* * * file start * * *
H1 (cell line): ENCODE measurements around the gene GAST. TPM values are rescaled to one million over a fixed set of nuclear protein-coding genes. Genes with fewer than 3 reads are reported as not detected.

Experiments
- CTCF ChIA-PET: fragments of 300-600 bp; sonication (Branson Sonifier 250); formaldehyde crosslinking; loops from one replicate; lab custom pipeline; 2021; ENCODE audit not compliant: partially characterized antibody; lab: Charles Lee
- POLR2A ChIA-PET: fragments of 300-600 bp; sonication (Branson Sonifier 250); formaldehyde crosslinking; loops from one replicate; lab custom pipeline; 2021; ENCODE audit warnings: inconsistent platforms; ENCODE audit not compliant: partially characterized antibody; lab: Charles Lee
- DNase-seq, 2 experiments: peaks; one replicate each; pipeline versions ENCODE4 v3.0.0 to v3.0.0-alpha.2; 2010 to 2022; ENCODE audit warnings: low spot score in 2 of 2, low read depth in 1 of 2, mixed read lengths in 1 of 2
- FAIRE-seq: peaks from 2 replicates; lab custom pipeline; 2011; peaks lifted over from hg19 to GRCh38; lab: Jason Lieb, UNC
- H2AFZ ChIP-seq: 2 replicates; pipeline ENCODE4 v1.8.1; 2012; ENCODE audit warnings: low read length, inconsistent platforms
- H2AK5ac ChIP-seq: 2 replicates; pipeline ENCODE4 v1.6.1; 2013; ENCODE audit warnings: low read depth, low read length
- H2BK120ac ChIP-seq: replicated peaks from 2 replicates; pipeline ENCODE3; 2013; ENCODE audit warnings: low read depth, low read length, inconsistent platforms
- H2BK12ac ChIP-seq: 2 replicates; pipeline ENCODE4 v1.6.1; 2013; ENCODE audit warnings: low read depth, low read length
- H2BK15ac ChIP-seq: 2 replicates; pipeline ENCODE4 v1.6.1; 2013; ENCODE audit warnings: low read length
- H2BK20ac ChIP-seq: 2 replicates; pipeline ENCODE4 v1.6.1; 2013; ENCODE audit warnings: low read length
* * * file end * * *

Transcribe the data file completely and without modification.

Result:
H1 (cell line): ENCODE measurements around the gene GAST. TPM values are rescaled to one million over a fixed set of nuclear protein-coding genes. Genes with fewer than 3 reads are reported as not detected.

Experiments
- CTCF ChIA-PET: fragments of 300-600 bp; sonication (Branson Sonifier 250); formaldehyde crosslinking; loops from one replicate; lab custom pipeline; 2021; ENCODE audit not compliant: partially characterized antibody; lab: Charles Lee
- POLR2A ChIA-PET: fragments of 300-600 bp; sonication (Branson Sonifier 250); formaldehyde crosslinking; loops from one replicate; lab custom pipeline; 2021; ENCODE audit warnings: inconsistent platforms; ENCODE audit not compliant: partially characterized antibody; lab: Charles Lee
- DNase-seq, 2 experiments: peaks; one replicate each; pipeline versions ENCODE4 v3.0.0 to v3.0.0-alpha.2; 2010 to 2022; ENCODE audit warnings: low spot score in 2 of 2, low read depth in 1 of 2, mixed read lengths in 1 of 2
- FAIRE-seq: peaks from 2 replicates; lab custom pipeline; 2011; peaks lifted over from hg19 to GRCh38; lab: Jason Lieb, UNC
- H2AFZ ChIP-seq: 2 replicates; pipeline ENCODE4 v1.8.1; 2012; ENCODE audit warnings: low read length, inconsistent platforms
- H2AK5ac ChIP-seq: 2 replicates; pipeline ENCODE4 v1.6.1; 2013; ENCODE audit warnings: low read depth, low read length
- H2BK120ac ChIP-seq: replicated peaks from 2 replicates; pipeline ENCODE3; 2013; ENCODE audit warnings: low read depth, low read length, inconsistent platforms
- H2BK12ac ChIP-seq: 2 replicates; pipeline ENCODE4 v1.6.1; 2013; ENCODE audit warnings: low read depth, low read length
- H2BK15ac ChIP-seq: 2 replicates; pipeline ENCODE4 v1.6.1; 2013; ENCODE audit warnings: low read length
- H2BK20ac ChIP-seq: 2 replicates; pipeline ENCODE4 v1.6.1; 2013; ENCODE audit warnings: low read length